171: Matthew Kloos

Matthew Kloos quit his London job and returned home to Cape Town to embark on a new venture as CFO at CompariSure, which is focused on giving South Africans access to quality insurance products, making it easier to buy and compare, with the key differentiator being that it’s all done via chatbots.

Today’s podcast is sponsored by Draftworx, which provides automated drafting and working paper financial software to more than 8000 accounting and auditing firms and corporations. CFO Talks is a brand of the South African Institute of Business Accountants.

I’m keen to hear from you why you chose this rather unconventional route to CFO, you being an actuary and how that affects your view of the position and the organisation. Do you come with a slightly different toolkit or a drastically different toolkit to the ordinary accounting-trained person?

Definitely, I don’t know if I chose the route or if the route chose me, but as you noted, my background is in actuarial and after completing my degree I spent five years doing very traditional actuarial work for PricewaterhouseCoopers. I really enjoyed that experience, they’re a great company and you get a massive breadth of experience. By the end of my time there, I think I had an access card to Old Mutual, Discovery, Metropolitan, Sanlam, you really do get that broad view. From there I completed my exams and then I think, as one does, you get itchy feet in your mid-twenties and I went overseas and did a master’s in Spain, which took me to London, where I was working at a bank.

I was always very exposed to finance and the financial world but just not from an accountant’s perspective. Then while I was in Johannesburg, my business partner, Jonathan, had started CompariSure, it was one of those classic startup stories, he was a lone man in his garage and he was very much looking for a partner, someone to come onboard and help. At the time, he was looking to raise funds, go the VC route and try to get money from investors. So I made the leap, quit my job in London and moved back to Cape Town to get involved with CompariSure full-time and it’s been a crazy four years since.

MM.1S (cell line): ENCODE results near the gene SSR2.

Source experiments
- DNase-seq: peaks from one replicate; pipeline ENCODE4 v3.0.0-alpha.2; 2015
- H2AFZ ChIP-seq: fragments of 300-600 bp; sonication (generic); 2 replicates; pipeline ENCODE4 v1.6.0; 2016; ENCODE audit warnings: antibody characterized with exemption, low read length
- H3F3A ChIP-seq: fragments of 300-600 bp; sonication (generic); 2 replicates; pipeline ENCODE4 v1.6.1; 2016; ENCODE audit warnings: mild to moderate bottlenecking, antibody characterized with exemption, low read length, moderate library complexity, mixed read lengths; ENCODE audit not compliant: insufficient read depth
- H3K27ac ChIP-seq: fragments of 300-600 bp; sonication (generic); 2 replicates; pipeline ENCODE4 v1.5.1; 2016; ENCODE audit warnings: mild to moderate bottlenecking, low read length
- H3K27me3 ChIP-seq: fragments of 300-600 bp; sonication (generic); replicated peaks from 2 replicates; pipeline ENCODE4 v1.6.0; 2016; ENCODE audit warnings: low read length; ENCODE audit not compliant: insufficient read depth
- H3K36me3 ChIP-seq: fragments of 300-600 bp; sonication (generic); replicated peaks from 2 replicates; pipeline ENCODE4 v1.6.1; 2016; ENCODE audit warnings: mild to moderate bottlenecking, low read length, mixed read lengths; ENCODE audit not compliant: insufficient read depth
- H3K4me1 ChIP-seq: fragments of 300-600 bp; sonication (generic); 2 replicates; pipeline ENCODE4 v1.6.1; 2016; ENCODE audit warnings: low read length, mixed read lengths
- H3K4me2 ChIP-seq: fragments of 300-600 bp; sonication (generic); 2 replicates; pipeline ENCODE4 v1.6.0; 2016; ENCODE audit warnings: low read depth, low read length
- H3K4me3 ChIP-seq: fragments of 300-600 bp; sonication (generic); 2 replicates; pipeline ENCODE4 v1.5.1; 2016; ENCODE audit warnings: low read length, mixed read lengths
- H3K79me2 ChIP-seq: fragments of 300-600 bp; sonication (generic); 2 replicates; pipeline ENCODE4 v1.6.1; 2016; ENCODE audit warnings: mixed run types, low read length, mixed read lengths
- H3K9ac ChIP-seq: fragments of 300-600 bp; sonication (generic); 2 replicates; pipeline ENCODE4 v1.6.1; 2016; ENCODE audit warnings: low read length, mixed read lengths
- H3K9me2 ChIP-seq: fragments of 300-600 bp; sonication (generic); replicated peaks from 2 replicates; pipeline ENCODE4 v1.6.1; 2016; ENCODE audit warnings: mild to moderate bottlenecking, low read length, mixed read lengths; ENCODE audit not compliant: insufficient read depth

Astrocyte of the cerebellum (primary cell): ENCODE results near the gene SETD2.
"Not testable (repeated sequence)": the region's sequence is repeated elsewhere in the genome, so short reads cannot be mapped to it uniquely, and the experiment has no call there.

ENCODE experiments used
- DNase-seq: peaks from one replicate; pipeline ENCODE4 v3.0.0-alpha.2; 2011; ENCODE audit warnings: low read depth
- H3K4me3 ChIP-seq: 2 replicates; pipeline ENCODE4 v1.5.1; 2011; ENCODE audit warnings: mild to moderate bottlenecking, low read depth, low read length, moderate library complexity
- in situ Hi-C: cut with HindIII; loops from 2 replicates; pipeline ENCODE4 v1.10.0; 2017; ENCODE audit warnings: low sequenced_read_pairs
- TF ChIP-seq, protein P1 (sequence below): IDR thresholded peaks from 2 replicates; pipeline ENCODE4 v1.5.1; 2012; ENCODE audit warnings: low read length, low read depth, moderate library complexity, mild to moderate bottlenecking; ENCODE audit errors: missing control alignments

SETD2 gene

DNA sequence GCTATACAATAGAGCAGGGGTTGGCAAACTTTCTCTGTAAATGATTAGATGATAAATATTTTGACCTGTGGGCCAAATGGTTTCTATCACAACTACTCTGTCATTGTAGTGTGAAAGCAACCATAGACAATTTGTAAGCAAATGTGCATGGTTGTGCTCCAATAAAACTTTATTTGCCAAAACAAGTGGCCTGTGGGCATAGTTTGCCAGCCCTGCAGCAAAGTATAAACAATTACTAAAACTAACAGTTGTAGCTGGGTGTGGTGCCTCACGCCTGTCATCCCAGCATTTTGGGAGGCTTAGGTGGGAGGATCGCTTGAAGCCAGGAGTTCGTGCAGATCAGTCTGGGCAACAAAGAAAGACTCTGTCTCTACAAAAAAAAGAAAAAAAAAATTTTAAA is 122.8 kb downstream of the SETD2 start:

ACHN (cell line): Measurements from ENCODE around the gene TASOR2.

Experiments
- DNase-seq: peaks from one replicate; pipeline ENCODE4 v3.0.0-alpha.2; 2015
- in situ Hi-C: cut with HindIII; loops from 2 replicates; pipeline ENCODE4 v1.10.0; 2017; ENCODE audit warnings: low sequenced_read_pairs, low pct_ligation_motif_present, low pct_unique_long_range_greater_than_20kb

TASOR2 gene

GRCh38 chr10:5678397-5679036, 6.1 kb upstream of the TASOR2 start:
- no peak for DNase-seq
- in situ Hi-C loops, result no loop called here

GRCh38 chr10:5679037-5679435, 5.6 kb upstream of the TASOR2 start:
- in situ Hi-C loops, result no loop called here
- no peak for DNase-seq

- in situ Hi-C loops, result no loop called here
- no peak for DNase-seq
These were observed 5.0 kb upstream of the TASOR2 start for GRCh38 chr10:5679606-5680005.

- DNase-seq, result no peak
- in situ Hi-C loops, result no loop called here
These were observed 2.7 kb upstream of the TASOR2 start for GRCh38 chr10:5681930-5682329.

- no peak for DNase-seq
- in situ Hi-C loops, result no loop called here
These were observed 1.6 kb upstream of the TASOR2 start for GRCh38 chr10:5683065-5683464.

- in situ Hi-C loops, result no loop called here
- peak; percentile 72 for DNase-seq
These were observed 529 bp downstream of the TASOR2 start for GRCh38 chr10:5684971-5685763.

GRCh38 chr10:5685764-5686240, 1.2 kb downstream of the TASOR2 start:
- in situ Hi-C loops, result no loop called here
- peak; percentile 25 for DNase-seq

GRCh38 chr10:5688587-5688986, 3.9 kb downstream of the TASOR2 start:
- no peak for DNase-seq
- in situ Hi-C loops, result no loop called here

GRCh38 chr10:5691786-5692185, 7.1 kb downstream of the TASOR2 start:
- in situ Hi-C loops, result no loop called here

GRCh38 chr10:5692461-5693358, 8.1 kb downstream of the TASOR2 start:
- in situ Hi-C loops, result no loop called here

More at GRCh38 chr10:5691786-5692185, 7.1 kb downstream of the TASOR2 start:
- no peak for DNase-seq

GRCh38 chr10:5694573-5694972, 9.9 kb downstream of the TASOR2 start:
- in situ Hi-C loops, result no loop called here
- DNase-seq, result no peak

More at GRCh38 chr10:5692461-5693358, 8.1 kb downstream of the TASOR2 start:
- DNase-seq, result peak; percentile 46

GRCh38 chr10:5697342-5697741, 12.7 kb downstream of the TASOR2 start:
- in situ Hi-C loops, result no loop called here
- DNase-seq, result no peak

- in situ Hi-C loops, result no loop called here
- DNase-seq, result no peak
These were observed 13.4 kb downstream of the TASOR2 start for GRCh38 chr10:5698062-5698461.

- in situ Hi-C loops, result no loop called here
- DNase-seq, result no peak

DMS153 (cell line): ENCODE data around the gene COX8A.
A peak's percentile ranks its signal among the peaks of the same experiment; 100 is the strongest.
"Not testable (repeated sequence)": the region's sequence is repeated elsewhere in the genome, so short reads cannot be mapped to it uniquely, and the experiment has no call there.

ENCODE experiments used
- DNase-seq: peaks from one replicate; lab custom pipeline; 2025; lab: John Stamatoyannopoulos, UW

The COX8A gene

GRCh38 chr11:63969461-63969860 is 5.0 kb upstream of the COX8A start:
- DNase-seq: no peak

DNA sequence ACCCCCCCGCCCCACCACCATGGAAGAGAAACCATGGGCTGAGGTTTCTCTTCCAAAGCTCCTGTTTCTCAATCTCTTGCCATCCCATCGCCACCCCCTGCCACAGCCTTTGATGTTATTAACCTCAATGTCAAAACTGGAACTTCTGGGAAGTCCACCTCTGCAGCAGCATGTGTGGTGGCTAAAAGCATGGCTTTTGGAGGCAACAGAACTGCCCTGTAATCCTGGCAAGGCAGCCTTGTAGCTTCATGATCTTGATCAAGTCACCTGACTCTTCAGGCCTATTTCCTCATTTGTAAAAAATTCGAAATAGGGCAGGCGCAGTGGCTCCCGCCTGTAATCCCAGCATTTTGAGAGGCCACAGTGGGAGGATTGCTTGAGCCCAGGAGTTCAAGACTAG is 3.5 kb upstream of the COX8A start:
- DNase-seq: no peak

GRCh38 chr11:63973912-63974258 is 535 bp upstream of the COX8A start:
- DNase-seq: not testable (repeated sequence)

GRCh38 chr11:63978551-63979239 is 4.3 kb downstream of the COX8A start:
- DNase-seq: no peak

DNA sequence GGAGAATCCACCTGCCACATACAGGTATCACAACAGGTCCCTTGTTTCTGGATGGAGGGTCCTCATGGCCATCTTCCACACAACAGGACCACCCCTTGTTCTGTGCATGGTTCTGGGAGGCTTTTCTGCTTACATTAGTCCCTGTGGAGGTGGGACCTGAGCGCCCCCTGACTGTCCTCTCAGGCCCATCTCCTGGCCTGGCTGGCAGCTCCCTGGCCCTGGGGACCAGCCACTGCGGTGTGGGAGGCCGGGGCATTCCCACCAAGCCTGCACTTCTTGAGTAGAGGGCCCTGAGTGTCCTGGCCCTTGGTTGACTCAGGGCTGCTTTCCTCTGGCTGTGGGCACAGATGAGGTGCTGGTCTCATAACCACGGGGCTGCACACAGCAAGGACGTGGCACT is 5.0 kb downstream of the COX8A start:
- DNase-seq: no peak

I think to answer your question of do I have a different view, I would say in many ways it’s very similar in that I come from a finance world, and I have been looking at income statements and balance sheets all my life. Less involved with preparing them, I would say, but in that sense I suppose I have a similar view in what accountants might see.

Give us a bit of an introduction to CompariSure Financial Services, tell us what it does.

As you might have guessed with the name, CompariSure, we have our origins in comparing insurance. The South African company that most people are aware of Hippo and in the UK you’ve got guys like GoCompare and Compare the Market, but we set out to do something similar in South Africa, the thesis being that the South African insurers, the well-known brands, they have good products but most South Africans struggle to access them and struggle to compare, so we try to make that process easier. Along the way, we started playing around with conversational commerce, chatbot technology, and the big insight was that many South Africans, I’m talking the mass market, people aren’t used to browsing websites, they’re on their mobile phone, and what better way to engage with them than via a conversation. People don’t need to download a new app, they don’t need to browse complicated websites, they just use the apps that they use every day, so WhatsApp, Facebook Messenger, for example, and we then took the sales and distribution processes from websites and call centres and translated it all into this conversational commerce, chatbot technology, where you’ll click on one of our Facebook adverts for one of our insurance partners and then the chatbot will take you through the process.